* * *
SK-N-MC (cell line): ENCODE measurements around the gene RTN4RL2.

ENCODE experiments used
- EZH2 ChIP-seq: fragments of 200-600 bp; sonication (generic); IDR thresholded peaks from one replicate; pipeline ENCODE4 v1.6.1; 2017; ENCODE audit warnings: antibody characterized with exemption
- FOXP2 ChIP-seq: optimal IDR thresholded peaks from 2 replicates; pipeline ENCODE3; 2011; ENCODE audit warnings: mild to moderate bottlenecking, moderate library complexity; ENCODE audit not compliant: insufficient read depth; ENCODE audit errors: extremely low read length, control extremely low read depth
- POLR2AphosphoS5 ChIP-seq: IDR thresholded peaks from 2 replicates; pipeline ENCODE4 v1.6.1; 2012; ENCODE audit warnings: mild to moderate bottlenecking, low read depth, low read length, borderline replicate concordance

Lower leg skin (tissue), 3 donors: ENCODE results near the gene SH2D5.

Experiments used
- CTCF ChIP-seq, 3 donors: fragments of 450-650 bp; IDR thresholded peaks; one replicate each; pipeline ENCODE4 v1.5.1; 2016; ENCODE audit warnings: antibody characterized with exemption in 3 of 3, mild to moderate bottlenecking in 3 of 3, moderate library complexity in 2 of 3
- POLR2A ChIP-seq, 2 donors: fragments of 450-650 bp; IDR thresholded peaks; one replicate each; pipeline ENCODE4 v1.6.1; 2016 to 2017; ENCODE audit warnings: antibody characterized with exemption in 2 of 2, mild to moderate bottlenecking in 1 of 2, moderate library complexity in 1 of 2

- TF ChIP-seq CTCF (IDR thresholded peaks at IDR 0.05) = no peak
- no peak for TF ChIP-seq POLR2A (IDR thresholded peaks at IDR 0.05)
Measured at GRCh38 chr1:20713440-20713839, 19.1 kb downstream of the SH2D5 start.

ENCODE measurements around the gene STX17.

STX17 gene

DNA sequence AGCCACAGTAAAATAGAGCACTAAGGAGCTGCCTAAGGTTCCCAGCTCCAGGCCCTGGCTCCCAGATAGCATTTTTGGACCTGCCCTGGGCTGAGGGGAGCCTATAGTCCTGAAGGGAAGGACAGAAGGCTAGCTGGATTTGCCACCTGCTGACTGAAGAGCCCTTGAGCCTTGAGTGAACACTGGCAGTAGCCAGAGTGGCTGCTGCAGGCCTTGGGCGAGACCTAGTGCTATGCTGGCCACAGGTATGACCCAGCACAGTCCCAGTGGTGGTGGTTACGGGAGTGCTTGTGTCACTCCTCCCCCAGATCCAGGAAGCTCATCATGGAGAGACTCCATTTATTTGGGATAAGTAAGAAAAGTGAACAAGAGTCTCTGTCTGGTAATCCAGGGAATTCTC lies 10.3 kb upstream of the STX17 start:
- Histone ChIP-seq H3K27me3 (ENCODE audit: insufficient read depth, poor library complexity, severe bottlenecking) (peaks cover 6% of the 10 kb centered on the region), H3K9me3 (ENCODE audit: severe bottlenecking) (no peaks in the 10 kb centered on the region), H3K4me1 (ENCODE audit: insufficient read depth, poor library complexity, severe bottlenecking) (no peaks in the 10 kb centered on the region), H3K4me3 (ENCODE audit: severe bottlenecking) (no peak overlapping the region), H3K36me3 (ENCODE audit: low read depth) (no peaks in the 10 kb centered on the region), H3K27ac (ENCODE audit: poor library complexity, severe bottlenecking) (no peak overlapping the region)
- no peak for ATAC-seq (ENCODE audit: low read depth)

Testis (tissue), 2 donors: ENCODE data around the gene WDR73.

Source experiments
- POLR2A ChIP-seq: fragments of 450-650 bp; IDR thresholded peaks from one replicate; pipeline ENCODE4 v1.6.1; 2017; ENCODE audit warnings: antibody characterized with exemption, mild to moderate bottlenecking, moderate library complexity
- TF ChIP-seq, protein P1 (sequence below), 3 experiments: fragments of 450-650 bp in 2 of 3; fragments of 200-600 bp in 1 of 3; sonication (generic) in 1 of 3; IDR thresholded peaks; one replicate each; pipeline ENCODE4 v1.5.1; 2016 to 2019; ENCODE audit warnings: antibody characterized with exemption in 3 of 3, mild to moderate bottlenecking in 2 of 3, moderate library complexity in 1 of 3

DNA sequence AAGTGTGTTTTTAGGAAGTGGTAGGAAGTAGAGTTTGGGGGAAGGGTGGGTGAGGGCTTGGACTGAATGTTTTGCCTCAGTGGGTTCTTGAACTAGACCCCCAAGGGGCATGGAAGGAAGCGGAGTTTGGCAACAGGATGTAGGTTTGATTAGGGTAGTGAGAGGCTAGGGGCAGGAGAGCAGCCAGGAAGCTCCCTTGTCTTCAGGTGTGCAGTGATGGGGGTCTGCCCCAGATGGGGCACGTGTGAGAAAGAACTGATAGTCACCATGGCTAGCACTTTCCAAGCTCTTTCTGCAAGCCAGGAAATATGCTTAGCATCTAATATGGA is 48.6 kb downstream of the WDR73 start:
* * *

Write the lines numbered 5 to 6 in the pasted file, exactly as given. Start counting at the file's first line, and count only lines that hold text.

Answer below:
- POLR2AphosphoS5 ChIP-seq: IDR thresholded peaks from 2 replicates; pipeline ENCODE4 v1.6.1; 2012; ENCODE audit warnings: mild to moderate bottlenecking, low read depth, low read length, borderline replicate concordance

Lower leg skin (tissue), 3 donors: ENCODE results near the gene SH2D5.